If you went anywhere near social media on Tuesday, it was impossible to avoid the tough conversation of race in America. We here at Bleed Cubbie Blue tend to steer clear of political discourse, and we know that our readers appreciate it, but in the context of what’s happening in the country, it would be impossible to post about “what’s going on in the league” without talking about this.
Throughout the day on Monday and Tuesday, teams took to social media to take a stand against racism (here is the Cubs statement if you missed it), and most of the stories generated since then cover the difficult, and often tense discussion of racism.
Neither myself nor anyone at this website are here to push agendas, but “ending racism” seems to be something we can all agree on. And if you don’t want to hear it from me that’s okay, but Fergie Jenkins and the Cubs did a good job being brief about it.
And here are some more related stories from around baseball.
- Dodgers manager Dave Roberts points to poor leadership needing to listen to its citizens in times like these, writes Jorge Castillo.
- African American former MLB players spoke to Ken Rosenthal and Doug Glanville about the black experience in baseball and America. (The Athletic subscription required.)
- Marc Carig calls out MLB for staying silent on race protests when it loves putting Jackie Robinson at the forefront of its April celebrations. (The Athletic subscription required.)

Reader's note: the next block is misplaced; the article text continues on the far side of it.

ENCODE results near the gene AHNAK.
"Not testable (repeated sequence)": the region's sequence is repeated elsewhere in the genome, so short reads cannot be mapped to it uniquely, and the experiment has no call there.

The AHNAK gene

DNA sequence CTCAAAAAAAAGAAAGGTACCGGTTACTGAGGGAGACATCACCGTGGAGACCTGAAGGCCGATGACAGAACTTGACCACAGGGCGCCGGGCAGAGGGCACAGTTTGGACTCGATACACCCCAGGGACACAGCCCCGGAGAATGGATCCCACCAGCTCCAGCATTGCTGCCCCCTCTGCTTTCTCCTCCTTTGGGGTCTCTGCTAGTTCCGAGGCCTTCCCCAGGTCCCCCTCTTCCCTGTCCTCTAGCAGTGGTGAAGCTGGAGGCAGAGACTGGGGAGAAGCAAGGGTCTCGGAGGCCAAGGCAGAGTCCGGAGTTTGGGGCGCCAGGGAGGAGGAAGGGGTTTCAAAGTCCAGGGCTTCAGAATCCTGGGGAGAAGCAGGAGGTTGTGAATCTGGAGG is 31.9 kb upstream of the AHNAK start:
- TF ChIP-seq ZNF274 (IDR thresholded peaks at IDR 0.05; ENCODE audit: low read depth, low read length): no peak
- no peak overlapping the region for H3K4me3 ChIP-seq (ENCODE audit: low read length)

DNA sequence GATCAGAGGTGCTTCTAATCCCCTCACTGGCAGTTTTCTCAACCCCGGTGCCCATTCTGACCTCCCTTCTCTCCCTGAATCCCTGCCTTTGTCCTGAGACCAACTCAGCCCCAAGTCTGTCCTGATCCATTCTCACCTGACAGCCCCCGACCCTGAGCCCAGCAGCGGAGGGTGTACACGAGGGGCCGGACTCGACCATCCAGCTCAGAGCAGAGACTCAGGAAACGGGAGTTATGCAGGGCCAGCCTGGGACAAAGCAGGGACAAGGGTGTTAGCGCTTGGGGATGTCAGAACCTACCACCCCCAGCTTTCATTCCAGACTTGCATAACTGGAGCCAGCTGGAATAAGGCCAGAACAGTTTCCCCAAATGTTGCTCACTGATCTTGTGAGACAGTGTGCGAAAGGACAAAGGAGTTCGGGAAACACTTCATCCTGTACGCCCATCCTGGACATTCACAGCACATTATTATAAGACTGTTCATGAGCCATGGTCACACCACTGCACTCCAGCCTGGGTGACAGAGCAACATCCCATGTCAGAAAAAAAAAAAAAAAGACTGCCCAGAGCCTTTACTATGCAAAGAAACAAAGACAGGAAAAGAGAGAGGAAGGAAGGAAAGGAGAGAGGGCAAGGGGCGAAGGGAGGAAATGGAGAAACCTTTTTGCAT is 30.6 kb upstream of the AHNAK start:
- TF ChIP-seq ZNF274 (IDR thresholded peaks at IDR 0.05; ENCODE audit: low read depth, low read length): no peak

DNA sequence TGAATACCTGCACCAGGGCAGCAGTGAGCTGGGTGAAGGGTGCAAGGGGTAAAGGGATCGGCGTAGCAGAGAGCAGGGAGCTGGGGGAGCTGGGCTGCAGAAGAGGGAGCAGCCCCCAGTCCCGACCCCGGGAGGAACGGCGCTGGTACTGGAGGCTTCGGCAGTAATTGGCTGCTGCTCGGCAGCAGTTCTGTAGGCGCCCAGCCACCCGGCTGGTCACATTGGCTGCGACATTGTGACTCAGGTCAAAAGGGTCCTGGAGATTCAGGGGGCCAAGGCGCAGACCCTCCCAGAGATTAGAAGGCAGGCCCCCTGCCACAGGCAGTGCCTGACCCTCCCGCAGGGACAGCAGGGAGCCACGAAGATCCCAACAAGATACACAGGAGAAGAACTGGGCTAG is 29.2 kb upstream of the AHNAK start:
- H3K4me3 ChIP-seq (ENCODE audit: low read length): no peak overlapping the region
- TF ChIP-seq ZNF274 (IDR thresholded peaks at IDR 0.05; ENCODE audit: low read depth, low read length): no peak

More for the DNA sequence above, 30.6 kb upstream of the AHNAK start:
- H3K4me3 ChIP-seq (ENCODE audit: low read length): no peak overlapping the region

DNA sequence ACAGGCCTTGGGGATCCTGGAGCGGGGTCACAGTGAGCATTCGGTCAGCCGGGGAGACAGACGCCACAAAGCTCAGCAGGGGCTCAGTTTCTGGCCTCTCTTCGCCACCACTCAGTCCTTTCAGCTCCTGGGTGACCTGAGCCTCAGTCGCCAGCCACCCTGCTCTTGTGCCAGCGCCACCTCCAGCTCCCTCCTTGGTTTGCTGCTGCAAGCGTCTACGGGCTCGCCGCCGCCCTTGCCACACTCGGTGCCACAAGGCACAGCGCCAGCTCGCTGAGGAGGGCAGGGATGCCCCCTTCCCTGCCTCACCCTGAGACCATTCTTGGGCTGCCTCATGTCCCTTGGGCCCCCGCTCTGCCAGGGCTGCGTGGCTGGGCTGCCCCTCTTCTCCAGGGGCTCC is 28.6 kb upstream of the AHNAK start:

- At our Twins sister site Twinkie Town, Hayden Audette writes that sports should be the least of our worries right now.
- The Tampa Bay Rays are the first MLB team to pledge funds towards supporting the end of racial injustice.
Following the murder of George Floyd at the hands of a police officer, we have engaged in conversations with community leaders and our Diversity and Inclusion Committee.— Tampa Bay Rays (@RaysBaseball) June 2, 2020
The Rays and Rowdies are issuing the following statement: pic.twitter.com/FxCmKn8Jll
- Onward to different news... on the 10th anniversary of Armando Galarraga’s almost-perfect perfect game, Evan Petzold looks at what might have gone on in Jim Joyce’s head.
- Jay Jaffe reflects on the closure of baseball bar Foley’s.
- Len Dykstra is making up all sorts of stuff, like Ron Darling faking cancer, writes Craig Calcaterra. Don’t think the Mets will be sending him a Christmas card this year.
- And finally to wrap up with something a little lighter... here’s an adorable dog whose owner participated in Anthony Rizzo’s Chef Series.
And tomorrow will be a better day than today, Buster. Make it so.